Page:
The SIN column is the Social Insurance Number, which is something like
the SSN Social Security Number used in the United States to identify
taxpayers. The pen_year column is the calendar year of the pension,
the month_cnt column is the number of months in that year the person
worked, and earnings is their total earnings for year.

The problem is to find the total earnings of each employee for the most
recent 60 months of month_cnt in consecutive years. This number is used
to compute their pension. The shortest period going back could be five
years with 12 months in each year applying to the total month_cnt. The
longest period could be 60 years with 1 month in each year. Some
people might work four years and not the fifth, and thus not qualify
for a pension at all.

The reason this is a beast to solve is that "most recent" and
"consecutive" are hard to write in SQL.

HINT: For each employee in each year, insert a row even in the years
they did not work. It not only makes the query easier, but you also
have a record to update when you get in new information.

HINT What about the SQL-99 OLAP functions?

Apr 27 '06 #2

P: n/a
>> If this is a real pension fund, I'm glad I'm not part of it. <<

Maybe this is one of the reasons Canada has a National Debt greater
than its GDP :)?

Apr 27 '06 #3

P: n/a
Assuming my solution is correct, getting the 60 months in consecutive
years was pretty straightforward. However, I couldn't avoid using a
subquery to find the most recent of those 60 month blocks. The subquery
itself includes the results you're looking for, only it doesn't reduce
it to the most recent block of years. I also added a column to my
result set to adjust the first year's earnings for the percentage that
could apply to the pension (i.e. person works 6 years, for a total of
71 months, subtract the the first year's earnings * (11 / 12) from the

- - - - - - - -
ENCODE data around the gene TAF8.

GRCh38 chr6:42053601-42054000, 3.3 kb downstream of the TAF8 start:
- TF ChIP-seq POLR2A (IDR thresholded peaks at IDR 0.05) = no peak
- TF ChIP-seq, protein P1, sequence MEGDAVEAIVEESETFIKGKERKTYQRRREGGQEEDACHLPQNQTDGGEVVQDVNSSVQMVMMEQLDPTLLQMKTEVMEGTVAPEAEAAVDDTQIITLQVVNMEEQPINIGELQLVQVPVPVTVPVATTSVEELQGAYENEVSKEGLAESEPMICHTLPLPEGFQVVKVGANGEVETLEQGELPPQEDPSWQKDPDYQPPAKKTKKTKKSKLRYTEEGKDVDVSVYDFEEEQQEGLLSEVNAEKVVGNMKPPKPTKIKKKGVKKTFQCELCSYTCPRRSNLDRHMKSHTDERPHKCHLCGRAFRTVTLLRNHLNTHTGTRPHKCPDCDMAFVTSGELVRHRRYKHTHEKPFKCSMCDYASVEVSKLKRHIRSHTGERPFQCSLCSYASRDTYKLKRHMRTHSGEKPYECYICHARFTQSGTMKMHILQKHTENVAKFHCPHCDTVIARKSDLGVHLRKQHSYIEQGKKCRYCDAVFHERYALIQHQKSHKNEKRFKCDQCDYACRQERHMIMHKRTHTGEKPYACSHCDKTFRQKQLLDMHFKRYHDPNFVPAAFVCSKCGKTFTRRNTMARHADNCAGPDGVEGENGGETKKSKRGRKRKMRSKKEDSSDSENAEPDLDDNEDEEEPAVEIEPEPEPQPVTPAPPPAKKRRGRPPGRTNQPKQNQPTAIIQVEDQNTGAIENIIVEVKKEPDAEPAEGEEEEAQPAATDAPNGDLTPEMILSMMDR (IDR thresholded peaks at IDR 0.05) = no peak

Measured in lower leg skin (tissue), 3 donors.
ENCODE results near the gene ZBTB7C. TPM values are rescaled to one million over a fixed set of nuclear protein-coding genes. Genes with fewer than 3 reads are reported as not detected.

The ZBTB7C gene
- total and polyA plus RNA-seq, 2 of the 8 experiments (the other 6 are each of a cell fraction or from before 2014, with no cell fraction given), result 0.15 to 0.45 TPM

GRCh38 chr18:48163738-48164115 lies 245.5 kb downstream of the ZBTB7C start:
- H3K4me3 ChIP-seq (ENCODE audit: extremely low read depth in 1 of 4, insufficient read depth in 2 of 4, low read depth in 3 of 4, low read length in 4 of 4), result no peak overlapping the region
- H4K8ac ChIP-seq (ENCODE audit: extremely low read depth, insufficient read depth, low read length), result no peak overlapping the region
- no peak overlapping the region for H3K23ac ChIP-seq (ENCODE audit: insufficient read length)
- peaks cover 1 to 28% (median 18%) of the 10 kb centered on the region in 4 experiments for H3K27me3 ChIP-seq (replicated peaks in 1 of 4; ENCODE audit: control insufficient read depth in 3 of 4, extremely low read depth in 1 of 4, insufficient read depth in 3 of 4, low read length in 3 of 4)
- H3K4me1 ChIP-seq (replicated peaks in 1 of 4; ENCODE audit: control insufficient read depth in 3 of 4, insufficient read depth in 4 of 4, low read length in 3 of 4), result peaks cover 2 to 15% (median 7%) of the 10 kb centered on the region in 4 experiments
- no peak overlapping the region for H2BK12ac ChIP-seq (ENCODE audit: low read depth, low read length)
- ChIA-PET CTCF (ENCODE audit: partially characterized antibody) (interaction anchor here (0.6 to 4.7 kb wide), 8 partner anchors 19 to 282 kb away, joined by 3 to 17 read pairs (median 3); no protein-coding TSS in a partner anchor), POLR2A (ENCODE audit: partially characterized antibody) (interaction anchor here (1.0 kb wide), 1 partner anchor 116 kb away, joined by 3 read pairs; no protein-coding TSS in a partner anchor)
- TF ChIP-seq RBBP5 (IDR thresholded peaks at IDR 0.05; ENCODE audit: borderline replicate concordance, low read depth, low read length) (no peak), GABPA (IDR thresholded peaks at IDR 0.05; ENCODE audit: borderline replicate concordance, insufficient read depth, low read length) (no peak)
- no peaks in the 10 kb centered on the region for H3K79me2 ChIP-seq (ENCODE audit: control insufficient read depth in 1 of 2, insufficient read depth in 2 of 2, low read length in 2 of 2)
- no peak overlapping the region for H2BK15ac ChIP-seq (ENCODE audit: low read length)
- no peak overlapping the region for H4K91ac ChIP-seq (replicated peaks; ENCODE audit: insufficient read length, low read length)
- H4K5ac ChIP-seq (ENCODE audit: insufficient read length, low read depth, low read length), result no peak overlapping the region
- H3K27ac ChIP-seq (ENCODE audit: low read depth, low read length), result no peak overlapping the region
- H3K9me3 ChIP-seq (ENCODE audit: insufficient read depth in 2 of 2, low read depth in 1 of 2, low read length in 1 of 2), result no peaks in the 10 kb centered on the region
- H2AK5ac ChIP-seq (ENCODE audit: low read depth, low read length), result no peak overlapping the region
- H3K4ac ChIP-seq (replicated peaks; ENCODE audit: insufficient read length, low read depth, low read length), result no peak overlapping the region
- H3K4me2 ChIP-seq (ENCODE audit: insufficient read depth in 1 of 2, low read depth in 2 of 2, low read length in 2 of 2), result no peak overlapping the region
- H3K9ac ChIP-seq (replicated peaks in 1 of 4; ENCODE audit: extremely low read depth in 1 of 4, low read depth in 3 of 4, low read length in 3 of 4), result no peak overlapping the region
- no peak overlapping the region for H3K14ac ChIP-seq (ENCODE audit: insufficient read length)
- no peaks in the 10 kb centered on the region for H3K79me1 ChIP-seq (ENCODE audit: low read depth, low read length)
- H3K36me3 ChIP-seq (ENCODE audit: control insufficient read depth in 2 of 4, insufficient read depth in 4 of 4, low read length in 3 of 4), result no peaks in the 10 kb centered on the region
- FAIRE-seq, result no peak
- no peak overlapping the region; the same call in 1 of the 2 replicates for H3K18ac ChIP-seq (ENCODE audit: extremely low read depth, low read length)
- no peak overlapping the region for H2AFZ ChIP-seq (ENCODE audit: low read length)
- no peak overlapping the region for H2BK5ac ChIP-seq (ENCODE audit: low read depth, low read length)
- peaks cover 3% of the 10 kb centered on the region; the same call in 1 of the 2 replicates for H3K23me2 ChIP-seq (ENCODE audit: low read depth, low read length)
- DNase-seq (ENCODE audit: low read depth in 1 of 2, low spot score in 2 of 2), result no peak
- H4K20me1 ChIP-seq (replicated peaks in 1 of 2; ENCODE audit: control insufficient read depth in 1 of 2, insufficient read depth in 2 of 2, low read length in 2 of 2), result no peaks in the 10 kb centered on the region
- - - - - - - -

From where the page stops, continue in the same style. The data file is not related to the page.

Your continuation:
total_earnings). Here is my solution:

select *
, total_month_cnt % 12 nonutilized_first_year_month_cnt
, (total_month_cnt % 12) / (first_year_month_cnt * 1.0) *
first_year_earnings
first_year_adjustment
, total_earnings -
(total_month_cnt % 12) / (first_year_month_cnt * 1.0) *
first_year_earnings
adjusted_total_earnings
from (
select p1.sin
, p1.pen_year first_year
, p2.pen_year last_year
, p1.month_cnt first_year_month_cnt
, p1.earnings first_year_earnings
, count(p3.pen_year) year_cnt
, sum(p3.month_cnt) total_month_cnt
, sum(p3.earnings) total_earnings
from pensions p1
inner join pensions p2
on p1.sin = p2.sin
inner join pensions p3
on p1.sin = p3.sin
where p3.pen_year between p1.pen_year and p2.pen_year
and p3.month_cnt > 0
group by p1.sin
, p1.pen_year
, p2.pen_year
, p1.month_cnt
, p1.earnings
having count(p3.pen_year) = p2.pen_year - p1.pen_year + 1
and sum(p3.month_cnt) between 60 and 60 + p1.month_cnt - 1
) a
where a.last_year =
(
select max(last_year)
from (
select p2.pen_year last_year
from pensions p1
inner join pensions p2
on p1.sin = p2.sin
inner join pensions p3
on p1.sin = p3.sin
where p3.pen_year between p1.pen_year and p2.pen_year
and p3.month_cnt > 0
and p1.sin = a.sin
group by p1.sin
, p1.pen_year
, p2.pen_year
, p1.month_cnt
having count(p3.pen_year) = p2.pen_year - p1.pen_year + 1
and sum(p3.month_cnt) between 60 and 60 + p1.month_cnt - 1
) b
)

-Alan

--CELKO-- wrote:
Mother Celko's Monday SQL Puzzle #3

I am gathering material for a second edition of SQL PUZZLES & ANSWERS.
The easiest way to do this is to post a puzzle and harvest answers.
The solvers get fame (15 seconds, not minutes), glory and their name in
the book. The first edition did a lot of SQL-86 code; I would like to
have answers which use more of the SQL-92, SQL-99 syntax.

===========

Luke Tymowski, a Canadian programmer, posted an interesting problem on
the MSACCESS forum on CompuServe in 1994 November. He was working on a
pension fund problem. In SQL-92, the table involved would look like
this:

CREATE TABLE Pensions
(sin CHAR(10) NOT NULL,
pen_year INTEGER NOT NULL,
month_cnt INTEGER DEFAULT 0 NOT NULL